Babies born to women who do not consume enough folic acid (sometimes referred to as folate or vitamin B9) are at high risk of developing neural tube defects (i.e., defects in the development of the spinal cord or brain). This is the reason underlying the recommendation that women who are pregnant take a folic acid supplement.
A team of researchers, led by Bermans Iskandar, at the University of Wisconsin, Madison, has now generated data in rodents suggesting that folic acid might also help promote healing in injured brain and spinal cord.
Specifically, the team was able to uncover a molecular pathway by which folate can promote nerve cell regeneration following injury in rodents.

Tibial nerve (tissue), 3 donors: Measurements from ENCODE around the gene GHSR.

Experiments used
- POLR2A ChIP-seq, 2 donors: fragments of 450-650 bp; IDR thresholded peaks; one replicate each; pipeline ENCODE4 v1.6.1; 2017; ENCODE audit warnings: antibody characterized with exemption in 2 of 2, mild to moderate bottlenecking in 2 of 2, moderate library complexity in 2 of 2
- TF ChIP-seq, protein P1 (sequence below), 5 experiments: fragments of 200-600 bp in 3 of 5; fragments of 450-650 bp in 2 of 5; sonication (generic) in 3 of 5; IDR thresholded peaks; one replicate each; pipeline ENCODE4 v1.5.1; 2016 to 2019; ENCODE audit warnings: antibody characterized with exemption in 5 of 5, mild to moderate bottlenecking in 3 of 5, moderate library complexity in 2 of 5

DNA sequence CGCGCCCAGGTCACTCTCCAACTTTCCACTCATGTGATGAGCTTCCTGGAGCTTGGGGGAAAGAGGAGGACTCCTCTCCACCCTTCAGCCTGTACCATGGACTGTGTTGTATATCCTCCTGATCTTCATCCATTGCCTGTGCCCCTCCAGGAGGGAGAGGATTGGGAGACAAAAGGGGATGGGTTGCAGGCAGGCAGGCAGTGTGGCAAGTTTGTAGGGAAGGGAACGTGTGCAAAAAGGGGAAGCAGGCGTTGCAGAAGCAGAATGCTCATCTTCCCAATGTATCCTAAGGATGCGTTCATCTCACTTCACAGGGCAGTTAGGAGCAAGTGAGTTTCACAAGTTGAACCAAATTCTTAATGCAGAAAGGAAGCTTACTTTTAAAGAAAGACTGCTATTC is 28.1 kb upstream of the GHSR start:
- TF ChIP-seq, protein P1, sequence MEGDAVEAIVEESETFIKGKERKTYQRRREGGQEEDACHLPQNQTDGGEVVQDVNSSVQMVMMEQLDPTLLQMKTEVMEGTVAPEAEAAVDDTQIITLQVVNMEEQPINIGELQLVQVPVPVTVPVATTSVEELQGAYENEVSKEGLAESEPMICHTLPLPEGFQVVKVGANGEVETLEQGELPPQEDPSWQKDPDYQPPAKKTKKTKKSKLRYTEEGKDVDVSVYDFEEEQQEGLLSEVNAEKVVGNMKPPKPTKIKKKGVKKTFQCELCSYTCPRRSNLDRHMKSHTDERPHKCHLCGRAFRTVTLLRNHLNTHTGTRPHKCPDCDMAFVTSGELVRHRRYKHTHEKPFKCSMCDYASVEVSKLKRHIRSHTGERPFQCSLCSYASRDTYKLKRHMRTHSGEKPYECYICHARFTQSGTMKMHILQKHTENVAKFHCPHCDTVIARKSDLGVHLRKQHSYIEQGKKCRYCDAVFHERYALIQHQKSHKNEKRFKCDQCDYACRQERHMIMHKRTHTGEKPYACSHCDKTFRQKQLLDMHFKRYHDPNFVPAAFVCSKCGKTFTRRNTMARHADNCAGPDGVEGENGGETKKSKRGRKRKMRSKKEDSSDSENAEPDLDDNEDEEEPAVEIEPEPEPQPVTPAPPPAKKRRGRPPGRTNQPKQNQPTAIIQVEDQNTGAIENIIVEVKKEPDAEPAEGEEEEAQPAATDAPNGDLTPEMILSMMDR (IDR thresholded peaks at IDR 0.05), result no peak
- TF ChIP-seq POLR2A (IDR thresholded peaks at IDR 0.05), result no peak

In an accompanying commentary, Matthias Endres and Golo Kronenberg, at Charité -- Universitätsmedizin Berlin, Germany, discuss how these data, together with the safety and simplicity of folate supplementation, provide a rationale for testing whether folate supplementation is beneficial for patients with spinal cord and brain trauma.
The research appears in the Journal of Clinical Investigation.
Materials provided by Journal of Clinical Investigation. Note: Content may be edited for style and length.
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